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Why conservationists are calling for more mushroom emojis

CUPERTINO, CA - OCTOBER 27: Emoticons are displayed on the Touch Bar on a new Apple MacBook Pro laptop during a product launch event on October 27, 2016 in Cupertino, California. Apple Inc. unveiled the latest iterations of its MacBook Pro line of laptops and TV app. (Photo by Stephen Lam/Getty Images)
CUPERTINO, CA - OCTOBER 27: Emoticons are displayed on the Touch Bar on a new Apple MacBook Pro laptop during a product launch event on October 27, 2016 in Cupertino, California. Apple Inc. unveiled the latest iterations of its MacBook Pro line of laptops and TV app. (Photo by Stephen Lam/Getty Images)

“Problematic,” is how a team of biologists from the University of Milan described the apparently pitiful number of animal and plant emojis currently available for use. The number of animal icons has in fact doubled since 2015. But it is still not ambitious enough, according to this bunch of conservationists.

It may sound extreme but these researchers were deeply peeved by the discrepancy between species representation. For example, there are multiple emojis of bears but just one bald eagle emoji.

Vertebrates, they point out, are overrepresented whilst arthropods are underrepresented. Annelids were not represented at all until 2020 when users were treated to the addition of a generic worm. Yet there are still no emojis to represent round or flatworms.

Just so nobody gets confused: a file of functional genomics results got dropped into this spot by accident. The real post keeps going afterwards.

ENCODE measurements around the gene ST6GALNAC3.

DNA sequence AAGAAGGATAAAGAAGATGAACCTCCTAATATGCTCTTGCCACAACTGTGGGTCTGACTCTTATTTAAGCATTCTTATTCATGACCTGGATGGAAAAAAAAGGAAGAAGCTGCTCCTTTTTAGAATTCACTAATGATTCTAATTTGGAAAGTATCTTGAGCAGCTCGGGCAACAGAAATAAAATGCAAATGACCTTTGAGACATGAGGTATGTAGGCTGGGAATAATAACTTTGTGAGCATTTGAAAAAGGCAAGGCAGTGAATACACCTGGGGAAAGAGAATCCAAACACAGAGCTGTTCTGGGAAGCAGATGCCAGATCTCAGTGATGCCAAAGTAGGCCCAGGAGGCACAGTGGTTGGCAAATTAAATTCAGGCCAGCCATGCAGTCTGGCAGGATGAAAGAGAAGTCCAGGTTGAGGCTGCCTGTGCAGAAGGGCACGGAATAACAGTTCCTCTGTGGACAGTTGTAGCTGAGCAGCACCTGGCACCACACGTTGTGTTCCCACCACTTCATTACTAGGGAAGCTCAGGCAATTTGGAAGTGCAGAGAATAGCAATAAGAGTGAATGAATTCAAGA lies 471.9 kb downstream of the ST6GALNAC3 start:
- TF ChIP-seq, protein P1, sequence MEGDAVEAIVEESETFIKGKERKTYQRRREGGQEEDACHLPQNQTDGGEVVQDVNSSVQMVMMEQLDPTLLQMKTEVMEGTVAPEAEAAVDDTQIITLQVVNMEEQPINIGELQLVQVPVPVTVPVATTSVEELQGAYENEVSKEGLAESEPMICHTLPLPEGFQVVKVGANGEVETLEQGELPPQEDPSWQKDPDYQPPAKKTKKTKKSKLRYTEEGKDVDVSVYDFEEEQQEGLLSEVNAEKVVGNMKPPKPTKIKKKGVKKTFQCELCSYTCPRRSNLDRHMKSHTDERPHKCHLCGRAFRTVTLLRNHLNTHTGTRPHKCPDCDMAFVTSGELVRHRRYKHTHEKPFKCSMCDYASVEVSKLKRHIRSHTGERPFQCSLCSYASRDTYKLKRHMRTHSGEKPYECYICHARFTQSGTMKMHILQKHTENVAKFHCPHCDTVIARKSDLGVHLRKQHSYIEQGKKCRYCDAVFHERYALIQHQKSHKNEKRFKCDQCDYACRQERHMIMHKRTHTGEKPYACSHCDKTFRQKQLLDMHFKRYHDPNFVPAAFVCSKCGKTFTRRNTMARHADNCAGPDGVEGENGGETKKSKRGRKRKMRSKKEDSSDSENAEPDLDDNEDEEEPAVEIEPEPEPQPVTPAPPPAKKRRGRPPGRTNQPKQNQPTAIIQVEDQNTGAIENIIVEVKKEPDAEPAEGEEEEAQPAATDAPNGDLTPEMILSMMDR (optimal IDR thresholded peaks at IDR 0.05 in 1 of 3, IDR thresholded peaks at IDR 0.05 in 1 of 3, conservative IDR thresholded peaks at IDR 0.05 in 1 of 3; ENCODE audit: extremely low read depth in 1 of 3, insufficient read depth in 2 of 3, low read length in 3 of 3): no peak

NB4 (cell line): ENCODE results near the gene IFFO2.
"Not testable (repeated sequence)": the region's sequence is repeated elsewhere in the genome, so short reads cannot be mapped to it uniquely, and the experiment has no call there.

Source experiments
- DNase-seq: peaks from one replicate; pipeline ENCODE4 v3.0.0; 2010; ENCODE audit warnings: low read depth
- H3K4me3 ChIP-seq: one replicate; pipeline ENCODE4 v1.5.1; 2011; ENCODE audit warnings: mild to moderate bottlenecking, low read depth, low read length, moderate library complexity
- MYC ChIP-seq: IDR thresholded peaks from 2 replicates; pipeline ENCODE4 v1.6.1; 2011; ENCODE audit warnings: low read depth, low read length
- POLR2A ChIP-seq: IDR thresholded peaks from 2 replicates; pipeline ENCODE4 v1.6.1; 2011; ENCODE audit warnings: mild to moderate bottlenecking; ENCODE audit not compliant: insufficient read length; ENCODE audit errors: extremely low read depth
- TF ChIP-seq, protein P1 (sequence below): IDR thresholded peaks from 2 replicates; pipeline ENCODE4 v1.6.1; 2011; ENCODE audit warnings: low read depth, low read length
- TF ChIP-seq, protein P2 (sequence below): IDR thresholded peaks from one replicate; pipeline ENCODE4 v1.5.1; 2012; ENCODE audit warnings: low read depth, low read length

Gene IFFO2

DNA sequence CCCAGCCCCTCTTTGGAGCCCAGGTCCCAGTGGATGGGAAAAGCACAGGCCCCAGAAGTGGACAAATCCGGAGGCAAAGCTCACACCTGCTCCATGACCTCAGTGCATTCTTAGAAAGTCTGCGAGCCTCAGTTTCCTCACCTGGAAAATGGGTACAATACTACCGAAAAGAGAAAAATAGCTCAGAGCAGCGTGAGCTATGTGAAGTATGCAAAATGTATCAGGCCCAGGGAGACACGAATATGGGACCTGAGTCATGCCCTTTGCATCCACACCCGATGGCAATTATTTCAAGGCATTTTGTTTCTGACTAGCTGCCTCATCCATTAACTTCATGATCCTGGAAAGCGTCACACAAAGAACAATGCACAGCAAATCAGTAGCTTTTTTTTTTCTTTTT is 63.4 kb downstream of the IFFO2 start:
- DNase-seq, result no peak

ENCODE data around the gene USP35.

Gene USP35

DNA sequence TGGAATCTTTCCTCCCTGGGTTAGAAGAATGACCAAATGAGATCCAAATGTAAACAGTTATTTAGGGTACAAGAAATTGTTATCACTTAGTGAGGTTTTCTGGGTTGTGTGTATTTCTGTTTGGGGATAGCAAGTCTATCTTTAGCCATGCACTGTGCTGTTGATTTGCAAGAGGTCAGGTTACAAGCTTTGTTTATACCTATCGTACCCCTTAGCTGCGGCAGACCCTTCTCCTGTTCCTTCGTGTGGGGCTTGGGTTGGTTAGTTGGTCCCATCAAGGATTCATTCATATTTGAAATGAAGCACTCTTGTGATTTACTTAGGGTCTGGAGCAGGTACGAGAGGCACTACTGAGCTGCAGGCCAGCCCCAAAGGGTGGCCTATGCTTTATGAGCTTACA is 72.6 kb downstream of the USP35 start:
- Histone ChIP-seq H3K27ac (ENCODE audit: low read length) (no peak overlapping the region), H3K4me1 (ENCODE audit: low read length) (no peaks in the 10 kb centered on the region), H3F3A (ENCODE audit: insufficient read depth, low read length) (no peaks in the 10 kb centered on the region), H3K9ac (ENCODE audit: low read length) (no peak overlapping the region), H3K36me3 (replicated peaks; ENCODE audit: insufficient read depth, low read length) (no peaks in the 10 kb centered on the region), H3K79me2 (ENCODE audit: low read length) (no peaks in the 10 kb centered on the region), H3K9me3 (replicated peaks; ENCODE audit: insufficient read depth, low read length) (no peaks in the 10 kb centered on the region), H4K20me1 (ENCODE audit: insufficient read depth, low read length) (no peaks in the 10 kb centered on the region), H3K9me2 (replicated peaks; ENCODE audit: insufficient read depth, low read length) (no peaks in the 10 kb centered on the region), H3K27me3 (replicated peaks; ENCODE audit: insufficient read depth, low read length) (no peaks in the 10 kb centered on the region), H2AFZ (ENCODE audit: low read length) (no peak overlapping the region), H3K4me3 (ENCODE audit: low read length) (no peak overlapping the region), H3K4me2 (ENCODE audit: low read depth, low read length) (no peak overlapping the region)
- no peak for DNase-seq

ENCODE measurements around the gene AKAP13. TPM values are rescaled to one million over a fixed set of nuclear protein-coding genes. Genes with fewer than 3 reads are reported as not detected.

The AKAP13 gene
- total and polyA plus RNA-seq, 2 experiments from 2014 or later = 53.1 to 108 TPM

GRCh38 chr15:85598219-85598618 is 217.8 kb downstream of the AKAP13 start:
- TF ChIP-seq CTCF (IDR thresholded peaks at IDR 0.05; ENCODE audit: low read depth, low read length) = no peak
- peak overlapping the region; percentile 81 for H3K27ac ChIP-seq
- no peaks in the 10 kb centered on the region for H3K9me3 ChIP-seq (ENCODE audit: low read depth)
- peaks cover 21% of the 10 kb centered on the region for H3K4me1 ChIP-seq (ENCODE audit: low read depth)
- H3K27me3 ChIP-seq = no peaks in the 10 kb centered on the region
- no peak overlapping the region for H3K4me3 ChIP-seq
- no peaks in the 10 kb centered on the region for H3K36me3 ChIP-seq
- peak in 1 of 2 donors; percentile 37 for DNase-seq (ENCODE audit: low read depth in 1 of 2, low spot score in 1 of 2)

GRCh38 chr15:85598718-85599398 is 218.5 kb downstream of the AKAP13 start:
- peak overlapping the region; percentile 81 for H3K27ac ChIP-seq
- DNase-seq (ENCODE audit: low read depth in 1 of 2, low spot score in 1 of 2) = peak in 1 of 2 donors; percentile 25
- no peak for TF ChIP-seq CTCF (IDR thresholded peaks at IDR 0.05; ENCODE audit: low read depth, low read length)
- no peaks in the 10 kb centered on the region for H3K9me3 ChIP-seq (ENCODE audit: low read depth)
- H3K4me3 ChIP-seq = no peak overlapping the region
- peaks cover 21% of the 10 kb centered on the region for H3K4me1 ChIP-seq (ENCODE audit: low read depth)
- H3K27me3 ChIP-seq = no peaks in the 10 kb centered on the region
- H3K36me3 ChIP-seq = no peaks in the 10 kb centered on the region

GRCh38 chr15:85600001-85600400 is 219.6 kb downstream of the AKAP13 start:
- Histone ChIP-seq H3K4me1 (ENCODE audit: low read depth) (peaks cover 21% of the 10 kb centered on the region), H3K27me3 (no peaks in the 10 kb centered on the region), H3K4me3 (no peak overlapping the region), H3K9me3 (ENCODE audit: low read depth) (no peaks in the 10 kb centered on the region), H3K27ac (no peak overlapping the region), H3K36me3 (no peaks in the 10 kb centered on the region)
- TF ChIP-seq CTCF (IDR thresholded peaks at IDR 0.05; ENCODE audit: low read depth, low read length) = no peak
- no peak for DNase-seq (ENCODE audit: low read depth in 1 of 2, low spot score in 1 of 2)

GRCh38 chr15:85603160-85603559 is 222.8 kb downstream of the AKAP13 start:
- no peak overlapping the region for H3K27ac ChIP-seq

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The biologists believe a more varied selection of plants and animals could improve discourse around biodiversity and conservation. But how could new shrooms come into being?

Our emoji overlords: the ‘unsexy’ emoji subcommittee of the Unicode Consortium

Change was (and is) affected through a mythical organisation known as the Unicode Consortium. This little-known California-based non-profit comprises an elusive emoji subcommittee which is responsible for deciding and releasing new emojis that will then update on phone users’ emoji keyboards. Their aim is to make emoji and text legible and accessible for everyone regardless of phone model or location.

Anyone can join Unicode if you’re up for paying 50 grand a year. Full voting members are Adobe, Airbnb, Amazon, Apple, Google, Meta, Microsoft and Netflix. Currently there are just the two supporting voting members: Bangladesh Computer Council and Tamil Nadu’s Tamil Virtual Academy.

The emoji-specific subcommittee, which is volunteer-run, is chaired by an employee of Google, Jennifer Daniel, and vice-chaired by a representative of Apple. “It’s not sexy,” she told MIT Technology Review in 2021. “There’s a lot of paperwork. A lot of meetings. We meet twice a week.”

The subcommittee does not propose new emojis itself but rather takes suggestions. Anyone can suggest one, but you have to make an argument for it (the form is pretty damn complicated, which may explain why the emoji overlords only receive around 100 proposals a year).

One politically-minded City A.M. reader proposed a “cut the red tape” emoji. But alas… Yet there is a way.

Daniel is keen to emphasise that it’s not just Big Tech and big spenders dictating our emoji keyboard. “It’s important for people to understand that we’re not inventing language, that it’s really the people who craft it and are inventive,” she said. Daniel meets with gesture linguists, botanical gardens, cardiovascular surgeons and whale experts in order to get each new emoji just right. It can take two years for an emoji to be developed.